The best mid-century Style

This townhouse decorated in a mid-century style has a unique history. Designed in a rationalist style, the house was built in Madrid (Spain) in the 40s under the “Economic Houses Law”, which was enacted in 1925 to prevent the problem of lack of affordable housing in large Spanish cities. Thanks to this law, numerous districts were created in cities such as Madrid, Barcelona or Bilbao, allowing the middle class to access well-built and designed houses.

Most of these houses and neighborhoods have disappeared today. But those that have survived have become houses highly valued in really exclusive districts. This is what happens with this house located in the exclusive neighborhood of El Viso.

Aware of the great architectural value of the house, its current owner, architect  Iker Ochotorena, has reformed it respecting absolutely the premises under which it was built.

mid-century styleIn line with the architecture, the decoration has a clear mid-century style, and has been completed with some modern furniture such as the Blasco & Blasco sofa.

Very few colors have been used and neutrals predominate. The fabrics are all natural, such as linen, velvet or the Serendipity Fabrics hemp used for the sofa covers.


 In the dining room, the mid-century style continues. The table is a piece of contemporary design combining with chairs from the 1950s and two Arne Jacobsen for Louis Poulsen lamps from the 60s.

Via: Nuevo Estilo

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An Elegant and Healthy House

This house has many qualities. Some are obvious, such as its luminosity or its sophisticated decoration. But others qualities need to be told. For example, the house has been completely redistributed (even the kitchen has been moved) in order to achieve the continuity of all the spaces and allow the light to flow from one side of the house to the other.

There is another aspect that perhaps is not appreciated at first glance but defines the new spirit of the house: this is a healthy home. For the renovation only sustainable and chemical-free materials were used, such as the mineral painting of the walls.

The living and the dining areas share this space. The white walls and curtains and the large glass panels multiply the light in this room. In contrast, tapestries, works of art and brightly colored accessories, such as the carpet or the blue velvet sofa.  The background artwork is the work of Lorena del Pozo, architect responsible for the renovation and interior design of this house.

healthy houseA black Tolomeo lamp accompanies a Blasco & Blasco sofa with slipcovers. Since the owners wanted a healthy house, special attention has been paid to all fabrics, choosing only natural fibers, like the linen on the sofa.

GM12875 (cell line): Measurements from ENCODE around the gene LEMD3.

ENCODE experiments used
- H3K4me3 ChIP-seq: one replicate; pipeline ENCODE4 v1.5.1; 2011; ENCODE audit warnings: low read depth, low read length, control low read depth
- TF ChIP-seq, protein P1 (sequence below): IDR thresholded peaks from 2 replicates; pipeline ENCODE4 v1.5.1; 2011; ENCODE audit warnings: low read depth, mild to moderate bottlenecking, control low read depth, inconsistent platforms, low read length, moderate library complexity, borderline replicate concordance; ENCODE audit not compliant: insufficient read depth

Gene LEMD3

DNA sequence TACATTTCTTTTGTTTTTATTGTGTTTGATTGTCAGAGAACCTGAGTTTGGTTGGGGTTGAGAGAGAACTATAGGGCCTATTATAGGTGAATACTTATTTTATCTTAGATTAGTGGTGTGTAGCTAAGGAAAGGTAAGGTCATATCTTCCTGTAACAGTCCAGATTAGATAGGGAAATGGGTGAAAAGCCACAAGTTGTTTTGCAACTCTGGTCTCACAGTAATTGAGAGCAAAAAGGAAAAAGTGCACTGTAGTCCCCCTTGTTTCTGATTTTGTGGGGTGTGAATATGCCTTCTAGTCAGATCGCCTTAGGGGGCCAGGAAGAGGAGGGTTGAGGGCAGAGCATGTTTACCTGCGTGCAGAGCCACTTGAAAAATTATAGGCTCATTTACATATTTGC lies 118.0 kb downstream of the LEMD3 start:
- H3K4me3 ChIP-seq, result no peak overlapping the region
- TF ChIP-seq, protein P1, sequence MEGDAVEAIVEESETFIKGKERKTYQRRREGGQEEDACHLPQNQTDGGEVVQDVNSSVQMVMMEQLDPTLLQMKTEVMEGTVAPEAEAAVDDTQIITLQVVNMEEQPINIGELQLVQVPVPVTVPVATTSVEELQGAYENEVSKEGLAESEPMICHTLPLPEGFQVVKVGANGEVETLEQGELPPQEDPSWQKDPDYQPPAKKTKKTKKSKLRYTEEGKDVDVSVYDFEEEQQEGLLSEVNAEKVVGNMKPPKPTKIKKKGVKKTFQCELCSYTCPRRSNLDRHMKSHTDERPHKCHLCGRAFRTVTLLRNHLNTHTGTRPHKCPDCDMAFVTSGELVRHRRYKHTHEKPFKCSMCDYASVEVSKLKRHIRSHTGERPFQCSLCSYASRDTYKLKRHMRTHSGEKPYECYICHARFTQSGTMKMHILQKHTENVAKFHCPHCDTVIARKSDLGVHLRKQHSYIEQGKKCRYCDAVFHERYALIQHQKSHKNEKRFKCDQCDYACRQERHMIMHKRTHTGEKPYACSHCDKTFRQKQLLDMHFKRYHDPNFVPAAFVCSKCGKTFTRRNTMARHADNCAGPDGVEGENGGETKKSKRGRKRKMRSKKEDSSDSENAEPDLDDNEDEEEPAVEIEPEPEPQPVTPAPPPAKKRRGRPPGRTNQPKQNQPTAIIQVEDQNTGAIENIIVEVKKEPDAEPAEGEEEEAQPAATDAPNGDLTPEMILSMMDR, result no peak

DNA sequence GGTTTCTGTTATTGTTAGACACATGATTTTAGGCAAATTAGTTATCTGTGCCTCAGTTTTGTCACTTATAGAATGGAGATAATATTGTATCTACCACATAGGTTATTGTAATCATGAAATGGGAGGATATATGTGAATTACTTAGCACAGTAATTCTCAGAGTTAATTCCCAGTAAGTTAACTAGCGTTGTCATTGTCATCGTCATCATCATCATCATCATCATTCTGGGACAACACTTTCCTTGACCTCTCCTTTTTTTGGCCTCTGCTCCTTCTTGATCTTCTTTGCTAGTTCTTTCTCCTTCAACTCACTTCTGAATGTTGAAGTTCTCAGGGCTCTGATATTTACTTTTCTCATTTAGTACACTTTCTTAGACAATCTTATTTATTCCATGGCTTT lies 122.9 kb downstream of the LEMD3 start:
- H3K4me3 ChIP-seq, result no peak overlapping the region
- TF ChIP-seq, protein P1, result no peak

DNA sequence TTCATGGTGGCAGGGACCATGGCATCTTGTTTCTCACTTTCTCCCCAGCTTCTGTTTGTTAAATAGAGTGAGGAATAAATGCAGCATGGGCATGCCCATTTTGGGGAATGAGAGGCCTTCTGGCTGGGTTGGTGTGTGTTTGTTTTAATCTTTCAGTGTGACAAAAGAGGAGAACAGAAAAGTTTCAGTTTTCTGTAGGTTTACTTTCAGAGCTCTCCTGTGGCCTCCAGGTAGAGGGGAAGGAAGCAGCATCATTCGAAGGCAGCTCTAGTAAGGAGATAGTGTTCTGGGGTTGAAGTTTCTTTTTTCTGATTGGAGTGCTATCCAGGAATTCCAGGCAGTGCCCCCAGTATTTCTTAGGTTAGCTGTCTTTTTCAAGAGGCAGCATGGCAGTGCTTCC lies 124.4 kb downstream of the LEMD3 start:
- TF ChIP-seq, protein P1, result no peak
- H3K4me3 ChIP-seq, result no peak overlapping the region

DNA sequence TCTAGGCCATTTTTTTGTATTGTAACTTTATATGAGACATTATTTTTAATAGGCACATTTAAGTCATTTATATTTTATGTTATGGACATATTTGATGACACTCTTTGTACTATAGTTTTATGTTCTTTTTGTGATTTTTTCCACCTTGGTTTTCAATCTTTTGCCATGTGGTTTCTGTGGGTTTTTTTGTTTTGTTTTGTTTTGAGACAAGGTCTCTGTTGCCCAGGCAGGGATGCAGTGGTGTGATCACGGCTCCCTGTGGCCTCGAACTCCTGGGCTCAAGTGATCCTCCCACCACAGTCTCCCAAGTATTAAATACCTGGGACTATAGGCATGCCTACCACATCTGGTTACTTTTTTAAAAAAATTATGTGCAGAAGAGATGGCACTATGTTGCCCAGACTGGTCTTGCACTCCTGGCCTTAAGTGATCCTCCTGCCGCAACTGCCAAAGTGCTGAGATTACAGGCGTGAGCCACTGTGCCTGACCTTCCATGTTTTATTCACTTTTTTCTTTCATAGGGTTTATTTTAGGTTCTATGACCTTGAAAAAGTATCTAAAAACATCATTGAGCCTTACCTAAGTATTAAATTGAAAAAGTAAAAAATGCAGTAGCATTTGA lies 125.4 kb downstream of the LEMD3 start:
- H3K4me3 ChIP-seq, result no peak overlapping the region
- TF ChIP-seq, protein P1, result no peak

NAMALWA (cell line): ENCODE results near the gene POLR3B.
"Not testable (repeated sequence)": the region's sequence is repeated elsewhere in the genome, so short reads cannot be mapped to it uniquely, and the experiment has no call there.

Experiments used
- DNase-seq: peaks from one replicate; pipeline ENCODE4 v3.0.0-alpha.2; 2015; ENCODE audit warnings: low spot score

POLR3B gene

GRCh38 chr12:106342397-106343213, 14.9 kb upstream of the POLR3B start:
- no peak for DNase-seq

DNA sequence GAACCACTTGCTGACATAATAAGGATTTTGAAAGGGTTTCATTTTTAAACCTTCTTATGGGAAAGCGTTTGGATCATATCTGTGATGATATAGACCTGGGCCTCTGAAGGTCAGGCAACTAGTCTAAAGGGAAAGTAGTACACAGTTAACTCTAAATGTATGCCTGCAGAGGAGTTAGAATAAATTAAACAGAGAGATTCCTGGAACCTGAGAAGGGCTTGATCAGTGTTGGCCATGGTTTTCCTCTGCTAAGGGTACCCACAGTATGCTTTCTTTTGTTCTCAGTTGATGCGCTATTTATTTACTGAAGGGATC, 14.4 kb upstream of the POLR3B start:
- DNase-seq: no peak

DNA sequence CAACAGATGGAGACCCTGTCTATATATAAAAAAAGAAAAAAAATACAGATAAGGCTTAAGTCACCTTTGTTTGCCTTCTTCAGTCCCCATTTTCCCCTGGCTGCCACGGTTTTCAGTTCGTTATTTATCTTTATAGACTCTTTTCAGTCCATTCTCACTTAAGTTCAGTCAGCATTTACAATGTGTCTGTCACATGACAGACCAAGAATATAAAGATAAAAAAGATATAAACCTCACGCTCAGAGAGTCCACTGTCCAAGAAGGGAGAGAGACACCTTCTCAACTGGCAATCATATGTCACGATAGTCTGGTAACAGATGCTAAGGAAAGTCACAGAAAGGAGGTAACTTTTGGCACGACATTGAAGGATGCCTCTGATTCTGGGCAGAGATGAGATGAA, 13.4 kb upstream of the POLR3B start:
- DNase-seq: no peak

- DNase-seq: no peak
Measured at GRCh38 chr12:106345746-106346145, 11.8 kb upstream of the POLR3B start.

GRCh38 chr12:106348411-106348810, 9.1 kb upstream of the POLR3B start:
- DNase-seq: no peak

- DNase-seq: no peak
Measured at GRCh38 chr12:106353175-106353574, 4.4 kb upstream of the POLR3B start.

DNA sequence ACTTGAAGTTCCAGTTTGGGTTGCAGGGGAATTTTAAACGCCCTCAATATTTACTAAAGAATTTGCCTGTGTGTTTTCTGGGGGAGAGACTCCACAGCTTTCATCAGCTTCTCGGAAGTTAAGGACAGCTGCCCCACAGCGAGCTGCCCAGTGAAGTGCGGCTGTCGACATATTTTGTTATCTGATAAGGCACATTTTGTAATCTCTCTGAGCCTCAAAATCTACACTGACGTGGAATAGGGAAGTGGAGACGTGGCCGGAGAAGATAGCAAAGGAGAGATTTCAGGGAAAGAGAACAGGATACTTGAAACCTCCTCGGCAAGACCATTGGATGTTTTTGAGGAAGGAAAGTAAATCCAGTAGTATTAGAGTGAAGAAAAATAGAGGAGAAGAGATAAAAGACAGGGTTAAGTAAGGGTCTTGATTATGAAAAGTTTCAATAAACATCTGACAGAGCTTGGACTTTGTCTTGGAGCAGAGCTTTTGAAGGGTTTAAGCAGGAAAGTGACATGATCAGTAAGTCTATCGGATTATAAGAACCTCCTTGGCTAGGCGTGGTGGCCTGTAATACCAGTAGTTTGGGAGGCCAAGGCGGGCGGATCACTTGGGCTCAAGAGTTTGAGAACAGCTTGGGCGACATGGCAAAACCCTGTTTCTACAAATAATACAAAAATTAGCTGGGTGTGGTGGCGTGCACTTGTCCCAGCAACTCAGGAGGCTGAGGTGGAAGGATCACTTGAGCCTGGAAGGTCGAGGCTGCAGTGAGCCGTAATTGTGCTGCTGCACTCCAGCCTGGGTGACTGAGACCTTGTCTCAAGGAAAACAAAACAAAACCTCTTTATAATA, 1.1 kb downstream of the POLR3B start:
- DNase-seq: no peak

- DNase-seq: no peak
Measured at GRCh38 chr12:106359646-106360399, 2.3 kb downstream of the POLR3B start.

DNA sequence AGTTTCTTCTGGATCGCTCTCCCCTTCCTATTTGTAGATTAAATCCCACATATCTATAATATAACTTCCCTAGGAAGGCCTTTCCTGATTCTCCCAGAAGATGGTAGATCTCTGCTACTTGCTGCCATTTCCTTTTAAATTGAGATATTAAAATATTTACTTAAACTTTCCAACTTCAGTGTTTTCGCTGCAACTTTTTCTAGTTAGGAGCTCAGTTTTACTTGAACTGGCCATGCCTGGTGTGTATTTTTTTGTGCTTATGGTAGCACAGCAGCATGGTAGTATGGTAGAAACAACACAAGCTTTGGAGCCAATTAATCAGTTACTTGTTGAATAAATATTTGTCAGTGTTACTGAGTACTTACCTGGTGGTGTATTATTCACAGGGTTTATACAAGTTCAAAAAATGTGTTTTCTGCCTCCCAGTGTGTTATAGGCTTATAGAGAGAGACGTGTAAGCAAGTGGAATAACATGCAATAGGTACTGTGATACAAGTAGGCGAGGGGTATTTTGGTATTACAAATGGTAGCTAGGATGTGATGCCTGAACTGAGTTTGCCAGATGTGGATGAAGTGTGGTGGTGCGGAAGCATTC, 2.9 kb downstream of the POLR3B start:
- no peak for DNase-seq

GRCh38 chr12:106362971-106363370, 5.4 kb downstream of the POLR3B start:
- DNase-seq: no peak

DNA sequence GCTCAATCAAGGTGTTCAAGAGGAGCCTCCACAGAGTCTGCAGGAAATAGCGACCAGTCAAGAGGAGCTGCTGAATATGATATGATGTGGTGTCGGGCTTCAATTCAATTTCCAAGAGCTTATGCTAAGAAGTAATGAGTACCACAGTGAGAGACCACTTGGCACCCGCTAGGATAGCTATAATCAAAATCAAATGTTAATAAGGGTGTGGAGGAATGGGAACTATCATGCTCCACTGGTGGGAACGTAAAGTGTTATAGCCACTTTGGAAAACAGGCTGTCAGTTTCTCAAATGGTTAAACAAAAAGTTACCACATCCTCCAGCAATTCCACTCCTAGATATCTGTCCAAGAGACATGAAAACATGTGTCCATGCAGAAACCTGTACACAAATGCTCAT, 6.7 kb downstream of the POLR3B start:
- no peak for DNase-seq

The shelf is custom-made. Artwork by Lorena del Pozo.

In the dining room, chairs designed by Willy Rizzo in the 1970s. The table is illuminated with an iron lamp by Rokc. The wall sconces come from Rue Vintage 74.

According to the philosophy of “healthy house”, in the bedroom the beddings are made of linen. The floor, also in bathrooms and kitchen, is natural oak flooring.

Via: Nuevo Estilo

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Gray living room with touches of red

A gray living room is an option that have won devoted fans for the versatility of this color. Interior designer Marisa González Llanos opted for a gray living room with convenient touches of red in this house in the exclusive area La Finca in Pozuelo, a town near Madrid.

gray living roomThe Blasco & Blasco gray sofa is the model St. Germain upholstered in velvet.  Bolton armchairs in “negro escopeta” finish are from the same brand. The red cushions have been made of ethnic inspired fabrics.

The symmetry in this corner is like a mirror. Liberty chaise longues are by Blasco & Blasco. They were made by special order eliminating one arm to each one to multiply the symmetrical effect.

In the dining area a metal round table is accompanied by six dining chairs, model Triestre by Blasco & Blasco upholstered with a gray velvet from the same brand. The large chandelier has been hung taking advantage of the double height of the ceiling in this area.

The L-shaped living room has allowed to create three differentiated areas: dining, reading and living zone.

Photos: Adolfo Gosálvez